Lean In = 2013
Sheryl Sandberg released her NYTimes bestseller Lean In, Women, Work and the Will to Lead and set the corporate world on a path toward greater gender equity. Ms. Sandberg’s writing encouraged women to break the gender stereotype and employers to compensate men and women equally. Lean In, you can have it all, work, family, personal fulfillment. Hardworking, aspiring women leaders joined in the movement. One of my favorite quotes is:
“In 1970, women were paid 59 cents for every man’s dollar earned. In 2010, that number was 77 cents, prompting activist Marlo Thomas to joke, “A dozen eggs have gone up 10 times that amount.”
Lay Off = 2020
- The year everything changed. Women suffered fifty-five percent of the job losses this year. Keep in mind these are terminations made by employers. Many other women have opted out of the new work at home employment. Lastly, the closure rate of women-owned small businesses is approaching one million this year This count most likely is an undercount of the actual number of storefronts, services, and solo proprietors who have dropped out due to the failing economy.
Pandemic Exposed Many Inequities
The rapid shift of our daily work and school schedules to life at home is impacting women on many levels. When schools shut down the classroom shifts to the kitchen table. When the nursing home is no longer safe, the spare room becomes grandpa’s new home. When unemployment benefits run out, a realignment of food and shelter take priority over building a new business or schooling for a new career.
Inequality has many faces. Gender and race are the two inequities most often studied. Women are losing ground climbing the corporate ladder. In fact, McKinsey and Company’s research shows one-third of women ascending to the Director, and C Suites are choosing to drop out this year. The loss of role models and advocates to advance the next generation of female leaders is our canary in the coal mine.
McKinsey’s study highlights the lack of new work norms with our new home office design. Many female employees feel that work is now 24/7. That the risk of not being constantly present will limit their future advancement using an unwritten rule book that hints of discrimination. Racial inequity is even more pronounced in corporate America. Minority women and single mothers carrying all the household responsibilities may not fit the company first mentality.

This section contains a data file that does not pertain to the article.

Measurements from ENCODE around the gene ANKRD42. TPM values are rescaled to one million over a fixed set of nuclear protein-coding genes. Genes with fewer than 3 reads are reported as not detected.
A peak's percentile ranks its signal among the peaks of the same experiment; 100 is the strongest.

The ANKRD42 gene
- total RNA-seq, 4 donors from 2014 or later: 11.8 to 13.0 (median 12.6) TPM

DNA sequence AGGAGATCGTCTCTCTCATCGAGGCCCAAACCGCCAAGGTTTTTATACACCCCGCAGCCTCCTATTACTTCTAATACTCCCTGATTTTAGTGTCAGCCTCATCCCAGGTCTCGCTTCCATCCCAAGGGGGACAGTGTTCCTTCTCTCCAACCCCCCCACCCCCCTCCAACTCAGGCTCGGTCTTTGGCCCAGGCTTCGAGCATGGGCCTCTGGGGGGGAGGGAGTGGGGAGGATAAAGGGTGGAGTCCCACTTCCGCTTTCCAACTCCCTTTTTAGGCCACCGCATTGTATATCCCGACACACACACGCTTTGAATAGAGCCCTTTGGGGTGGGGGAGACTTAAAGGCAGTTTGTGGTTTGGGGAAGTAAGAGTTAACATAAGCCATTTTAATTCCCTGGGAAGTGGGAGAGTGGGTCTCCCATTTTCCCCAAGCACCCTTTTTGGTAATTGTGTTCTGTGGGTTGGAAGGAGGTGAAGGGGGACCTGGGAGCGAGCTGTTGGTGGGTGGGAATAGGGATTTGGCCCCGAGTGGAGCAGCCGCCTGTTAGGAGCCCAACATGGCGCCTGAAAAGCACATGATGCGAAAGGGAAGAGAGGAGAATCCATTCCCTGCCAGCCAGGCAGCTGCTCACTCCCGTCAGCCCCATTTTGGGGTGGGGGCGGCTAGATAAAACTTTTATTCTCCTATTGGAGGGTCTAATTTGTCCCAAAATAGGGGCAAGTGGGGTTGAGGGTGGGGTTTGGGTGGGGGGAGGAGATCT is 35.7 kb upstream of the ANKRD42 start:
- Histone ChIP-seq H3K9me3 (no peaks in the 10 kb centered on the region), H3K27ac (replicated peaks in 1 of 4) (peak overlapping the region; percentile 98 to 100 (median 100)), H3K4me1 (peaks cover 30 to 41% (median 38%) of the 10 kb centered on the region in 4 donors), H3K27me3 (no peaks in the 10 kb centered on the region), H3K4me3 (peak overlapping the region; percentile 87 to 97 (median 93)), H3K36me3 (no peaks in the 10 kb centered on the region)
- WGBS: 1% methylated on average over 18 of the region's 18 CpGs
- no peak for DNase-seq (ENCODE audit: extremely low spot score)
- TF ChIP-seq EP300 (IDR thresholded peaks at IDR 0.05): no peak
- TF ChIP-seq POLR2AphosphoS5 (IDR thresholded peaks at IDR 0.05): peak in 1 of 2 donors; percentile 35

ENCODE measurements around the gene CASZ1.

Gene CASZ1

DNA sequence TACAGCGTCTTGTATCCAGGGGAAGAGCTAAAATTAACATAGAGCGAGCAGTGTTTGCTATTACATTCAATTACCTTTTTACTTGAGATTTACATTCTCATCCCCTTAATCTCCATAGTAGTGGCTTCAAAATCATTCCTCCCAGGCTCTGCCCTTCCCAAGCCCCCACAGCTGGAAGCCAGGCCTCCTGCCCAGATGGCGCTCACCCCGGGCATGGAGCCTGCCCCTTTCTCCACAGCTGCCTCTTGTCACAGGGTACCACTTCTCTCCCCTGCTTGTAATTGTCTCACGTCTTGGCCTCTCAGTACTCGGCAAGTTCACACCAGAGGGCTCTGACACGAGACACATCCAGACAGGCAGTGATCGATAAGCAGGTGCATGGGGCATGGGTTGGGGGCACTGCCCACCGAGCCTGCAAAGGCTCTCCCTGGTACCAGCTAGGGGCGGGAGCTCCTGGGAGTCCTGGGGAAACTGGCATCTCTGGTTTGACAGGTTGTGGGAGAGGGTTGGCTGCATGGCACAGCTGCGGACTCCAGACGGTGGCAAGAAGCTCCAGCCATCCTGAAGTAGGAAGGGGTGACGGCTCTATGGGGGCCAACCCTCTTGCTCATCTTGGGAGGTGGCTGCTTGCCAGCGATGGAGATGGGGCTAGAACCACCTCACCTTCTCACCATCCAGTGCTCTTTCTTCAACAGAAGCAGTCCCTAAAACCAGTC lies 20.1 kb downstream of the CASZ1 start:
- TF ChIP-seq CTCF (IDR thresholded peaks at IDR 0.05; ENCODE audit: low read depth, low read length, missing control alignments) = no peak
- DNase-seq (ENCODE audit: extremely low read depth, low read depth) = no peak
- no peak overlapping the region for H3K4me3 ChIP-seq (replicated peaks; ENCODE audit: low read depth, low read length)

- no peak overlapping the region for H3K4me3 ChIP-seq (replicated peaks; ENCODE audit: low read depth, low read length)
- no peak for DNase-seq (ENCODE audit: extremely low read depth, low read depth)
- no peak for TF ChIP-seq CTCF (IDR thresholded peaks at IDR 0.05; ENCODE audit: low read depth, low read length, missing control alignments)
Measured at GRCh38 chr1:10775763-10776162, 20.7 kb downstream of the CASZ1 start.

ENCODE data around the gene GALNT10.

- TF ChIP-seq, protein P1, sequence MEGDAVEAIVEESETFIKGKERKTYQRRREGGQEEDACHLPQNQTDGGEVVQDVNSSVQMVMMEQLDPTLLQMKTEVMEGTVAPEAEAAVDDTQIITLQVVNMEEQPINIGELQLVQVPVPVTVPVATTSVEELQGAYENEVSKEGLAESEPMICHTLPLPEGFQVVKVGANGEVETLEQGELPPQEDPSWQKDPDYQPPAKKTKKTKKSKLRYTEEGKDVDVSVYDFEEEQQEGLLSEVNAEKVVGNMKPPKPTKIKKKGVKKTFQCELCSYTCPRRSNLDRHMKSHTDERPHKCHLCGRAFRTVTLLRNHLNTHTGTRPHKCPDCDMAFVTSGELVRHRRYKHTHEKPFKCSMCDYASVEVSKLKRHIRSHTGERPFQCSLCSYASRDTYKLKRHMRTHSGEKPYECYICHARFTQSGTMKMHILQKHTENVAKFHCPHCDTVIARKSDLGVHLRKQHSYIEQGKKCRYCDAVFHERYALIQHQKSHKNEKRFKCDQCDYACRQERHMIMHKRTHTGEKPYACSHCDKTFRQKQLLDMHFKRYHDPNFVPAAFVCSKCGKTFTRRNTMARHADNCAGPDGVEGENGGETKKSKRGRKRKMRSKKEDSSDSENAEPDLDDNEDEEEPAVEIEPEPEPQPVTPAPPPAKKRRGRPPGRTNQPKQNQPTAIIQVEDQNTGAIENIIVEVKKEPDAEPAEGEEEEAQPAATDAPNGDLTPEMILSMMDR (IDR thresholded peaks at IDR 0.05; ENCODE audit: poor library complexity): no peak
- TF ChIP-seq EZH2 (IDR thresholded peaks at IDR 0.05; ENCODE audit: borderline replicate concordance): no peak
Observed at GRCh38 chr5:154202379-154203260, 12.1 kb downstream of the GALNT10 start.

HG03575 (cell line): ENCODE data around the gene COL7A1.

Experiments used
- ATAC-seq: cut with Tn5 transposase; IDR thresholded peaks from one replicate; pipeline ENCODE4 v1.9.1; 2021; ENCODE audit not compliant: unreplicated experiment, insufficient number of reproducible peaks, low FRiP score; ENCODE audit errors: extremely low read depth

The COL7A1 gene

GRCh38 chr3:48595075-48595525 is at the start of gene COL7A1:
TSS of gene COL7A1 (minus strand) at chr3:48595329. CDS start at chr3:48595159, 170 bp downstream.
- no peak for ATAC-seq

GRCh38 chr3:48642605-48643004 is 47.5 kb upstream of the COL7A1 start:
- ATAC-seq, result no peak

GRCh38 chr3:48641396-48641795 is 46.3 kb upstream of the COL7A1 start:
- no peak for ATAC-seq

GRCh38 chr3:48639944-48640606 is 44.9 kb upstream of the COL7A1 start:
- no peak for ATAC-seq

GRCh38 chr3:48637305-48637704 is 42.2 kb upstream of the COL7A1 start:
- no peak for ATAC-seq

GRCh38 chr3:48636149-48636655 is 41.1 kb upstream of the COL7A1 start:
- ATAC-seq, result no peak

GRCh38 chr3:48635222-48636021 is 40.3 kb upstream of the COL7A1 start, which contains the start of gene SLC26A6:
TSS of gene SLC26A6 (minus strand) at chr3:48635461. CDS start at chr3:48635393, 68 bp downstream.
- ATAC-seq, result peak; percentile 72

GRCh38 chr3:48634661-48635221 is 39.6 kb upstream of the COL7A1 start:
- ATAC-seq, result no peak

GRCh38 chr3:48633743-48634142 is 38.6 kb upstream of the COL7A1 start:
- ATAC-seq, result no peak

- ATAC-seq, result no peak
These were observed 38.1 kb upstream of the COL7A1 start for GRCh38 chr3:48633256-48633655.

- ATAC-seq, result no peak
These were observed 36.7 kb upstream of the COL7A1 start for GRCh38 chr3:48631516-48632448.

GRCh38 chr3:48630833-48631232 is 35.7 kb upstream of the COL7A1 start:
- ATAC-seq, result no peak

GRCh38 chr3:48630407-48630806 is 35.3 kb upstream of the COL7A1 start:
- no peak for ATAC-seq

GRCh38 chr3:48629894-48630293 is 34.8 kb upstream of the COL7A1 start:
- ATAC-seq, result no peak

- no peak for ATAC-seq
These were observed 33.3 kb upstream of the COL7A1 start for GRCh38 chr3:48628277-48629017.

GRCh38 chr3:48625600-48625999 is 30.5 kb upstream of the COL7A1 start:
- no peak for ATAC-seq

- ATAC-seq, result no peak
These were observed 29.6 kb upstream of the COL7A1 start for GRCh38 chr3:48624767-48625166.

Sandwich Generation Squeezed To their Limits
This timeline exposes the critical strain we are now placing on family caregivers. Today’s remote employee lacks a work-life balance to succeed. Yesterday’s Employee Benefits package of a gym membership, paid time off, insurance coverage, childcare, travel reimbursement, and the list goes on, are not applicable to today’s remote work environment and pandemic restrictions. In fact, employers are not adjusting these benefits to meet new challenges. Moreover, employees are less likely to voice their struggles with the knowledge that another round of layoffs could happen. The increased demands at home are leading many women to opt-out of the job market altogether.
Caregiving In Crisis
The snowball is growing on the stressor family caregivers are facing. My fear is we are headed for an avalanche of burnt-out of nations’ 53 million family caregivers. We have an urgent need for employers, government programs, and home and community-based services to tackle this crisis. We need national policy and state initiatives to improve the work vital family members provide for free every day.
Hazard Yet Forward,
Monica Stynchula, MSW, MPH